October 5th, 2018 – New research has definitively overturned the mistaken notion that the late medieval Islamic world was a period of intellectual stagnation. Particularly in the eighteenth century, Muslim scholars from around the world interacted with each other and participated in a shared discourse concerning the verification of knowledge.
Zachary Wright is associate professor in residence at Northwestern University in Qatar, with joint appointments in history and religious studies. Wright received his PhD (history) from Northwestern University, with a dissertation focusing on the history of Islamic knowledge transmission in West Africa. He also has an MA in Arabic studies, Middle East history, from the American University in Cairo, and a BA in history from Stanford University.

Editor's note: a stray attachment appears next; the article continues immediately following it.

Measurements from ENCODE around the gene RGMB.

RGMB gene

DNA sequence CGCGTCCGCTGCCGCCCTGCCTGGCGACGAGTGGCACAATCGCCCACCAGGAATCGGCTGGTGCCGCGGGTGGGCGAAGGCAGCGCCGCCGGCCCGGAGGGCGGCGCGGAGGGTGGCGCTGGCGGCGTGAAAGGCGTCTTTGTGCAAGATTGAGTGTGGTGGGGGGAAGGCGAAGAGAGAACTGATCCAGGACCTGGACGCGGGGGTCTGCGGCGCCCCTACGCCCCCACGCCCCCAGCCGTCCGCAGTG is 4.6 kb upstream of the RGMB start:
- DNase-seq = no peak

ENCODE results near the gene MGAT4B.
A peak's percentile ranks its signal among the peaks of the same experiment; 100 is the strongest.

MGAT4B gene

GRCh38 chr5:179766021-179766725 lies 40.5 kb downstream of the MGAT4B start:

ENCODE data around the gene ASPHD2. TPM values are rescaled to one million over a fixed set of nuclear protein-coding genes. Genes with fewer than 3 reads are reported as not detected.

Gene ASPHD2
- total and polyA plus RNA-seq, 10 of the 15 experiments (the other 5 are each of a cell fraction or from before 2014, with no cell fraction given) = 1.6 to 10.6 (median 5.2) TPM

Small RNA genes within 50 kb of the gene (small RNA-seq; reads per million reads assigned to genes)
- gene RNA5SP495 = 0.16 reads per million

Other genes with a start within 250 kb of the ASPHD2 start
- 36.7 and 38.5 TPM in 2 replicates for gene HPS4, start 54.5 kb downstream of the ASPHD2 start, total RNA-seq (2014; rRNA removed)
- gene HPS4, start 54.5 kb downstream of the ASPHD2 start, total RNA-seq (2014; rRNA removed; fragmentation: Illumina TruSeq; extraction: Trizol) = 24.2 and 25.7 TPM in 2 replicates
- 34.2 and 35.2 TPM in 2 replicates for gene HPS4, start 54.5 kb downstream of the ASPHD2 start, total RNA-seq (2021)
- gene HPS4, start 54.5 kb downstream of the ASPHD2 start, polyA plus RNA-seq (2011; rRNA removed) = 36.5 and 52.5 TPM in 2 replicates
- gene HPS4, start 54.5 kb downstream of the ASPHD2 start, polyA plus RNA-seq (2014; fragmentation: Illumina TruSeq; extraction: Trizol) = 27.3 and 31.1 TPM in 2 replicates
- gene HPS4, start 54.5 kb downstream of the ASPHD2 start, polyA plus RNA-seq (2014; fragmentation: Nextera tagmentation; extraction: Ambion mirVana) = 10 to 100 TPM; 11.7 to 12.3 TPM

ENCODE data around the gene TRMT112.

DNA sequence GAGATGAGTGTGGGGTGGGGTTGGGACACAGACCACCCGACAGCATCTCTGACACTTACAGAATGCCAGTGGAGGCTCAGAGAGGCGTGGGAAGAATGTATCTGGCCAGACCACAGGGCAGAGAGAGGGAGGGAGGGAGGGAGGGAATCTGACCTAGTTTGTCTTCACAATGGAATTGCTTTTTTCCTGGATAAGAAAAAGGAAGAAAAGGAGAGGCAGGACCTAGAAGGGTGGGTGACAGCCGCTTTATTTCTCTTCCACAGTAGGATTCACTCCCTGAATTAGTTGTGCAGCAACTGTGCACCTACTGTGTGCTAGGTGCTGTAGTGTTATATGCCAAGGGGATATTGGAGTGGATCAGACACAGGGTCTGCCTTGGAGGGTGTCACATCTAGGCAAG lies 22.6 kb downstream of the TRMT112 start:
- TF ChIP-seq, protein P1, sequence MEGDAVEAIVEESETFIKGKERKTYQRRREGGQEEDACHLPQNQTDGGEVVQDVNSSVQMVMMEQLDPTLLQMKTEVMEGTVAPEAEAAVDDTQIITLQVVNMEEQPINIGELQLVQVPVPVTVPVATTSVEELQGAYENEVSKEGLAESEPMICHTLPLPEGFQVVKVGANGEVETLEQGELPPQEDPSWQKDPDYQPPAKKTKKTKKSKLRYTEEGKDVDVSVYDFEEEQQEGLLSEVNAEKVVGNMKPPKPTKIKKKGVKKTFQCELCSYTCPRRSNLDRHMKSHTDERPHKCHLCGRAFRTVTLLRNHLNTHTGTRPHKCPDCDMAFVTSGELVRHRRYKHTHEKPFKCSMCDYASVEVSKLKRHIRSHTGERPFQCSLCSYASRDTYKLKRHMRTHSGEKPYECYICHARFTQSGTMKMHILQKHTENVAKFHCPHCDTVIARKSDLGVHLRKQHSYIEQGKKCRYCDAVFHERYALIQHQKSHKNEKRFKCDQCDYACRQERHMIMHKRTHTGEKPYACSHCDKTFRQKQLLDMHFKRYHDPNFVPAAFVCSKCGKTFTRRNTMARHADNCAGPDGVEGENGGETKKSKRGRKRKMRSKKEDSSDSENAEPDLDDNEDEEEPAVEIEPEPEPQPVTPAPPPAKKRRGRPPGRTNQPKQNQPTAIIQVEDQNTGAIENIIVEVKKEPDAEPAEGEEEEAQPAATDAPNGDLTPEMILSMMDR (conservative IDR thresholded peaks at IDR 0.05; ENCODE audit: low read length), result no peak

He teaches classes on Islam in Africa, modern Middle East history, African history, Islamic intellectual history, and Islam in America. His book publications includeJihad of the Pen: the Sufi Literature of West Africa (co-authored with Rudolph Ware and Amir Syed, American University in Cairo Press, 2018), Living Knowledge in West African Islam: the Sufi Community of Ibrahim Niasse (Brill, 2015), and On the Path of the Prophet: Shaykh Ahmad Tijani and the Tariqa Muhammadiyya (AAII & Faydah Books, 2005, 2015).